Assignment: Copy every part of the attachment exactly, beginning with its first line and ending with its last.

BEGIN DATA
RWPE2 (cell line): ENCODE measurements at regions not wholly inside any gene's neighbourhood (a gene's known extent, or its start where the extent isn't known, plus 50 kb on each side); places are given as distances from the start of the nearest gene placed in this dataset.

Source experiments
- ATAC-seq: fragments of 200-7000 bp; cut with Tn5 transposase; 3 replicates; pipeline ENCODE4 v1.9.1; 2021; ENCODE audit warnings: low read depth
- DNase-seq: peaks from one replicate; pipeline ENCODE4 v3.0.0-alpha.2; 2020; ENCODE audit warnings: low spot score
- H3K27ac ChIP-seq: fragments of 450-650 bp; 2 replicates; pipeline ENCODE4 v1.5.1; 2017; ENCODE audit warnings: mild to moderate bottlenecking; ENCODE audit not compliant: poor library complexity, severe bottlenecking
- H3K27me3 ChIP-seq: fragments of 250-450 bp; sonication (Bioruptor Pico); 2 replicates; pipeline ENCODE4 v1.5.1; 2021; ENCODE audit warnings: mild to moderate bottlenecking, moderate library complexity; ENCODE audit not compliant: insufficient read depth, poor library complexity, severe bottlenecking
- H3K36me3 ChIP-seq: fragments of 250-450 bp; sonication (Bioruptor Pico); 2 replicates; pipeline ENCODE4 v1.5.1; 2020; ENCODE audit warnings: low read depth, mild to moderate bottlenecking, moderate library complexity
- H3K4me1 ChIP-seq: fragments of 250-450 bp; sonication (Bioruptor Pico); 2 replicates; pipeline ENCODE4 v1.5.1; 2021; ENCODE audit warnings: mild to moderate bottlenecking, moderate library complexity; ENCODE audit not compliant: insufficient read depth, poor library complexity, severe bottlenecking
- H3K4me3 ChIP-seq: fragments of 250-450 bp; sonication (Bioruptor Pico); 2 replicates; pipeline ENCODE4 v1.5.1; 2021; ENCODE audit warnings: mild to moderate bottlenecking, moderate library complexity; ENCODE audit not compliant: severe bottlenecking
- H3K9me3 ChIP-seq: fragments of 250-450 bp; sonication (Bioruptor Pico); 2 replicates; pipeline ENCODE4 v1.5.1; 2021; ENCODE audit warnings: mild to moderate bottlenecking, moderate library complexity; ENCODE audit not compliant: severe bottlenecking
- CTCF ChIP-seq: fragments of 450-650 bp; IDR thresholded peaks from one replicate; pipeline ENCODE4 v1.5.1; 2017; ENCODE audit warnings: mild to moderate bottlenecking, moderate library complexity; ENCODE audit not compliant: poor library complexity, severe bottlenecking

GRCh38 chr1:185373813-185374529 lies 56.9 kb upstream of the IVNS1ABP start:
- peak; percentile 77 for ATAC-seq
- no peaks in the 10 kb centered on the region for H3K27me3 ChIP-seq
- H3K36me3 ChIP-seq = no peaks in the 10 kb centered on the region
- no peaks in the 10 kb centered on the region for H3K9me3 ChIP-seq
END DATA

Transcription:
RWPE2 (cell line): ENCODE measurements at regions not wholly inside any gene's neighbourhood (a gene's known extent, or its start where the extent isn't known, plus 50 kb on each side); places are given as distances from the start of the nearest gene placed in this dataset.

Source experiments
- ATAC-seq: fragments of 200-7000 bp; cut with Tn5 transposase; 3 replicates; pipeline ENCODE4 v1.9.1; 2021; ENCODE audit warnings: low read depth
- DNase-seq: peaks from one replicate; pipeline ENCODE4 v3.0.0-alpha.2; 2020; ENCODE audit warnings: low spot score
- H3K27ac ChIP-seq: fragments of 450-650 bp; 2 replicates; pipeline ENCODE4 v1.5.1; 2017; ENCODE audit warnings: mild to moderate bottlenecking; ENCODE audit not compliant: poor library complexity, severe bottlenecking
- H3K27me3 ChIP-seq: fragments of 250-450 bp; sonication (Bioruptor Pico); 2 replicates; pipeline ENCODE4 v1.5.1; 2021; ENCODE audit warnings: mild to moderate bottlenecking, moderate library complexity; ENCODE audit not compliant: insufficient read depth, poor library complexity, severe bottlenecking
- H3K36me3 ChIP-seq: fragments of 250-450 bp; sonication (Bioruptor Pico); 2 replicates; pipeline ENCODE4 v1.5.1; 2020; ENCODE audit warnings: low read depth, mild to moderate bottlenecking, moderate library complexity
- H3K4me1 ChIP-seq: fragments of 250-450 bp; sonication (Bioruptor Pico); 2 replicates; pipeline ENCODE4 v1.5.1; 2021; ENCODE audit warnings: mild to moderate bottlenecking, moderate library complexity; ENCODE audit not compliant: insufficient read depth, poor library complexity, severe bottlenecking
- H3K4me3 ChIP-seq: fragments of 250-450 bp; sonication (Bioruptor Pico); 2 replicates; pipeline ENCODE4 v1.5.1; 2021; ENCODE audit warnings: mild to moderate bottlenecking, moderate library complexity; ENCODE audit not compliant: severe bottlenecking
- H3K9me3 ChIP-seq: fragments of 250-450 bp; sonication (Bioruptor Pico); 2 replicates; pipeline ENCODE4 v1.5.1; 2021; ENCODE audit warnings: mild to moderate bottlenecking, moderate library complexity; ENCODE audit not compliant: severe bottlenecking
- CTCF ChIP-seq: fragments of 450-650 bp; IDR thresholded peaks from one replicate; pipeline ENCODE4 v1.5.1; 2017; ENCODE audit warnings: mild to moderate bottlenecking, moderate library complexity; ENCODE audit not compliant: poor library complexity, severe bottlenecking

GRCh38 chr1:185373813-185374529 lies 56.9 kb upstream of the IVNS1ABP start:
- peak; percentile 77 for ATAC-seq
- no peaks in the 10 kb centered on the region for H3K27me3 ChIP-seq
- H3K36me3 ChIP-seq = no peaks in the 10 kb centered on the region
- no peaks in the 10 kb centered on the region for H3K9me3 ChIP-seq